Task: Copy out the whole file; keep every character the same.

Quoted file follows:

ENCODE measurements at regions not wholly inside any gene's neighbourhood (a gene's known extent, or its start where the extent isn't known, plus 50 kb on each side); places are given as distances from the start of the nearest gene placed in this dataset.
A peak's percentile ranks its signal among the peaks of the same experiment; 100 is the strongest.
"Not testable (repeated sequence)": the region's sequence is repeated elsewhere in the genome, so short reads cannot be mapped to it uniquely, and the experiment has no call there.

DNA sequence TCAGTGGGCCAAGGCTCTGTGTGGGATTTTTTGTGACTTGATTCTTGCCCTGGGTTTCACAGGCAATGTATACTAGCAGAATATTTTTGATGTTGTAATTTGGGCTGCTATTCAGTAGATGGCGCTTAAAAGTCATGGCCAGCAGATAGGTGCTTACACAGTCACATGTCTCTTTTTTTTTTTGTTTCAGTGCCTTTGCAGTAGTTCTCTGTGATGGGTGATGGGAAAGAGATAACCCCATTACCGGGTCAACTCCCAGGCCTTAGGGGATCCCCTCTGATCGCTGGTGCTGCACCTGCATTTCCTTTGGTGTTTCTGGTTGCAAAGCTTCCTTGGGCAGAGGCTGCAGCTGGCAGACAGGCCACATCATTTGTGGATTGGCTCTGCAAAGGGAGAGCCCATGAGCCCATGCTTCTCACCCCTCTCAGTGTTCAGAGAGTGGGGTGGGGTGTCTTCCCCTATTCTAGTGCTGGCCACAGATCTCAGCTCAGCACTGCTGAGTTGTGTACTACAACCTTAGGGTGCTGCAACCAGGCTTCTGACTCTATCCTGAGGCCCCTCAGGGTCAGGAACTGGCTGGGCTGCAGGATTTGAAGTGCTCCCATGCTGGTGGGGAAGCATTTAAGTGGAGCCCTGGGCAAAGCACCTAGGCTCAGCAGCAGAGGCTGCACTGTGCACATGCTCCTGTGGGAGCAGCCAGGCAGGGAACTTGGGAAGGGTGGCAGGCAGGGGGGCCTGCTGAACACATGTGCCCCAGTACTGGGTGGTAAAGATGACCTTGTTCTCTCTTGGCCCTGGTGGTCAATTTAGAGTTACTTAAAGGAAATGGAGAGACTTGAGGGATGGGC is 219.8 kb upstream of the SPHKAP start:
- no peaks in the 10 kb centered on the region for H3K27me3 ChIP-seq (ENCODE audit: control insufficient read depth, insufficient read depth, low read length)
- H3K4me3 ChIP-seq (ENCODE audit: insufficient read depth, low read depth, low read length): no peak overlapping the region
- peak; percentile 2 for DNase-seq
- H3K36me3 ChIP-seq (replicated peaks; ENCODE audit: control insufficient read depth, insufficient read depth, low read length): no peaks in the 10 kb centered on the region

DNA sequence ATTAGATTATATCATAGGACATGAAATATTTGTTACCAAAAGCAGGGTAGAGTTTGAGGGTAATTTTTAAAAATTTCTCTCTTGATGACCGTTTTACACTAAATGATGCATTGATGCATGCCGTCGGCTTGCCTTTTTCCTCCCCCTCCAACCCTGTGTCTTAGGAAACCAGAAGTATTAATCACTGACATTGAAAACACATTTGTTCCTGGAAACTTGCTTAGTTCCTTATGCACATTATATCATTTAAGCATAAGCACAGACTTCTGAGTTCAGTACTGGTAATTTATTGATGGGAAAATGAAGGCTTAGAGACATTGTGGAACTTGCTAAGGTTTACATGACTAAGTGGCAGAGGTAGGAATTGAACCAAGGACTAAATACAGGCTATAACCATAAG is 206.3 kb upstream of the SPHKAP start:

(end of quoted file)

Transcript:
ENCODE measurements at regions not wholly inside any gene's neighbourhood (a gene's known extent, or its start where the extent isn't known, plus 50 kb on each side); places are given as distances from the start of the nearest gene placed in this dataset.
A peak's percentile ranks its signal among the peaks of the same experiment; 100 is the strongest.
"Not testable (repeated sequence)": the region's sequence is repeated elsewhere in the genome, so short reads cannot be mapped to it uniquely, and the experiment has no call there.

DNA sequence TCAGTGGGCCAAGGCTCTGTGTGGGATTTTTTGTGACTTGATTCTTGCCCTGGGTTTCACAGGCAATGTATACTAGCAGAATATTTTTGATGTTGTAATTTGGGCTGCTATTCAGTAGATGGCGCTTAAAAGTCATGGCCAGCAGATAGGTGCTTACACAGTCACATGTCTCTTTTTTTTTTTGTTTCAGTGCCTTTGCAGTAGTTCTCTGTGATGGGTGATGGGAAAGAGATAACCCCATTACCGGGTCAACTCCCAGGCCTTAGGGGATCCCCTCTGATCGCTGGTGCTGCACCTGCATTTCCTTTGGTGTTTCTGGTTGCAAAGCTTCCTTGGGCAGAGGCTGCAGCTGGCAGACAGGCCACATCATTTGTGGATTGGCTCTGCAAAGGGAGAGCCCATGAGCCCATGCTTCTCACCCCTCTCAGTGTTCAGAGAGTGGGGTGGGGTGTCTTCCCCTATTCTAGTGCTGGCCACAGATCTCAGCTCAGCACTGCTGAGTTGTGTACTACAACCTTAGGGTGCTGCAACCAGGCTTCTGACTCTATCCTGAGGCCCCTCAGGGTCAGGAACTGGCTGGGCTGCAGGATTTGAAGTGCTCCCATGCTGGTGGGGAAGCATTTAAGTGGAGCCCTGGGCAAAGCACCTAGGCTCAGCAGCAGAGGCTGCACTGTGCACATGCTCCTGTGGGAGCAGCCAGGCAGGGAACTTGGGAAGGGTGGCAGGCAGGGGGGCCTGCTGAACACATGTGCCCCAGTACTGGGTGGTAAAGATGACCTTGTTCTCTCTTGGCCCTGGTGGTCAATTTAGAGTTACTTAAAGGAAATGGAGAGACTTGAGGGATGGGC is 219.8 kb upstream of the SPHKAP start:
- no peaks in the 10 kb centered on the region for H3K27me3 ChIP-seq (ENCODE audit: control insufficient read depth, insufficient read depth, low read length)
- H3K4me3 ChIP-seq (ENCODE audit: insufficient read depth, low read depth, low read length): no peak overlapping the region
- peak; percentile 2 for DNase-seq
- H3K36me3 ChIP-seq (replicated peaks; ENCODE audit: control insufficient read depth, insufficient read depth, low read length): no peaks in the 10 kb centered on the region

DNA sequence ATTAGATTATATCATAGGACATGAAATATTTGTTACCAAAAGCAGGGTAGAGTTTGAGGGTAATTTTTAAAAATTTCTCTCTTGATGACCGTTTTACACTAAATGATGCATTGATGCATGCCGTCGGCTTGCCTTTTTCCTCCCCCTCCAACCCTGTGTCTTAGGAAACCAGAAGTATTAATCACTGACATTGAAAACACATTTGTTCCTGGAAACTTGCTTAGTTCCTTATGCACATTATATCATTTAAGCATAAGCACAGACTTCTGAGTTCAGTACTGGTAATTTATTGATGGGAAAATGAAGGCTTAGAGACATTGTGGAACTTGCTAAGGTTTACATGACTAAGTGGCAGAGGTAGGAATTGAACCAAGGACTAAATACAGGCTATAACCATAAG is 206.3 kb upstream of the SPHKAP start: